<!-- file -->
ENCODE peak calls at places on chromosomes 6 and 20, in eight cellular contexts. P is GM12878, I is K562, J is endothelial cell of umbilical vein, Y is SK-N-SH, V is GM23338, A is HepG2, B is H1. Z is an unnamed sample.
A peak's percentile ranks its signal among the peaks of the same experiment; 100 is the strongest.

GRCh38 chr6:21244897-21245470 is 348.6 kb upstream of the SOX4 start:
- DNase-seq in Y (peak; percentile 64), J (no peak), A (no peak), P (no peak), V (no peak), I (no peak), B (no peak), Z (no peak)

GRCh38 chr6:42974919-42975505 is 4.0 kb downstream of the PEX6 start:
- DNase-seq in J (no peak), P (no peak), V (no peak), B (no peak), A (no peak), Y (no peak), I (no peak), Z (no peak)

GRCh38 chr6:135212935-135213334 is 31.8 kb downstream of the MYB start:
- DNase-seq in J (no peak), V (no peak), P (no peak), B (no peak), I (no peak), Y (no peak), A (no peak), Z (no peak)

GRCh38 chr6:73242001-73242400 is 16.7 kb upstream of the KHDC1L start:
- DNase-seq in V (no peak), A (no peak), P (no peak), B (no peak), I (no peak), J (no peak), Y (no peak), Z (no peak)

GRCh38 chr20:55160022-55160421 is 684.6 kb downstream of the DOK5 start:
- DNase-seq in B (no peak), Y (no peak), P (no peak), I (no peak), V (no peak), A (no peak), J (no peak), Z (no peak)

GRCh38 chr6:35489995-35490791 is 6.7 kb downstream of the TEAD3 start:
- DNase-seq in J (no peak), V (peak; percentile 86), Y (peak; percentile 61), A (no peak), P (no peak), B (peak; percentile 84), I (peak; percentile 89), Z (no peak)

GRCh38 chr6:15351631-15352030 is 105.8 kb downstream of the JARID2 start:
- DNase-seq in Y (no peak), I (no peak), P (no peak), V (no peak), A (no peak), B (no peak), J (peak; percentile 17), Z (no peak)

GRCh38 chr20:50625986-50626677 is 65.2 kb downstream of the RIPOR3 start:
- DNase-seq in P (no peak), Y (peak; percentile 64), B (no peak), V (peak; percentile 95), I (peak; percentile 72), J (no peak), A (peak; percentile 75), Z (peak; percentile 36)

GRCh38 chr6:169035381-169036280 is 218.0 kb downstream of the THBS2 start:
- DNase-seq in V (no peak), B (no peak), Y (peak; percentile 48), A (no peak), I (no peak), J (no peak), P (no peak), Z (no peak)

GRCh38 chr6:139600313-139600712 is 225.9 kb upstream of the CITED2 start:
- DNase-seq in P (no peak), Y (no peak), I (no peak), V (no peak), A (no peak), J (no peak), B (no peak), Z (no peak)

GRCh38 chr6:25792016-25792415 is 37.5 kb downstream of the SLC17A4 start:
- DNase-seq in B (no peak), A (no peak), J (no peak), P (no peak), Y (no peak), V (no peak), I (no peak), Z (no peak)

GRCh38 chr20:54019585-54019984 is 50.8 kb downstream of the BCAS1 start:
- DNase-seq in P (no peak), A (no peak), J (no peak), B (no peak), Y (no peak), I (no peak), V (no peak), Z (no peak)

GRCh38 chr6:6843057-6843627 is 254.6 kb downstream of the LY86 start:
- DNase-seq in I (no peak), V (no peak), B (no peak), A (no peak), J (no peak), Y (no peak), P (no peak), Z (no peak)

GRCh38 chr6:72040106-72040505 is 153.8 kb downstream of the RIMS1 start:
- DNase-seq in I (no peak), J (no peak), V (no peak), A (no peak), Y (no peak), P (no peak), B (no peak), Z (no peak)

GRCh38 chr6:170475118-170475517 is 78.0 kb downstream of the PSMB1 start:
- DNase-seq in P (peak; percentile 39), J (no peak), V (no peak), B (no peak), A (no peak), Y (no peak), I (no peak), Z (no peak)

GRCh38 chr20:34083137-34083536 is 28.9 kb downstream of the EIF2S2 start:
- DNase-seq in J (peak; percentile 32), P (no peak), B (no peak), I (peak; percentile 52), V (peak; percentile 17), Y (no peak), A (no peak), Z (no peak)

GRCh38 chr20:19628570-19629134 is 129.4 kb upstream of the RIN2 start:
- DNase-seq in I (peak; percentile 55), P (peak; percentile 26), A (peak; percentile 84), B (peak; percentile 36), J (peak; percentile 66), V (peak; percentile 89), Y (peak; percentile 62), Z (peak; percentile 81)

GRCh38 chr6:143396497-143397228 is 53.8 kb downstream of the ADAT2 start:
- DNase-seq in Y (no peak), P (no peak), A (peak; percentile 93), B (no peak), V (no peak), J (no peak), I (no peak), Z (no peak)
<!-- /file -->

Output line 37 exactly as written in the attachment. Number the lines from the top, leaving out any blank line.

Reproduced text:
GRCh38 chr6:143396497-143397228 is 53.8 kb downstream of the ADAT2 start: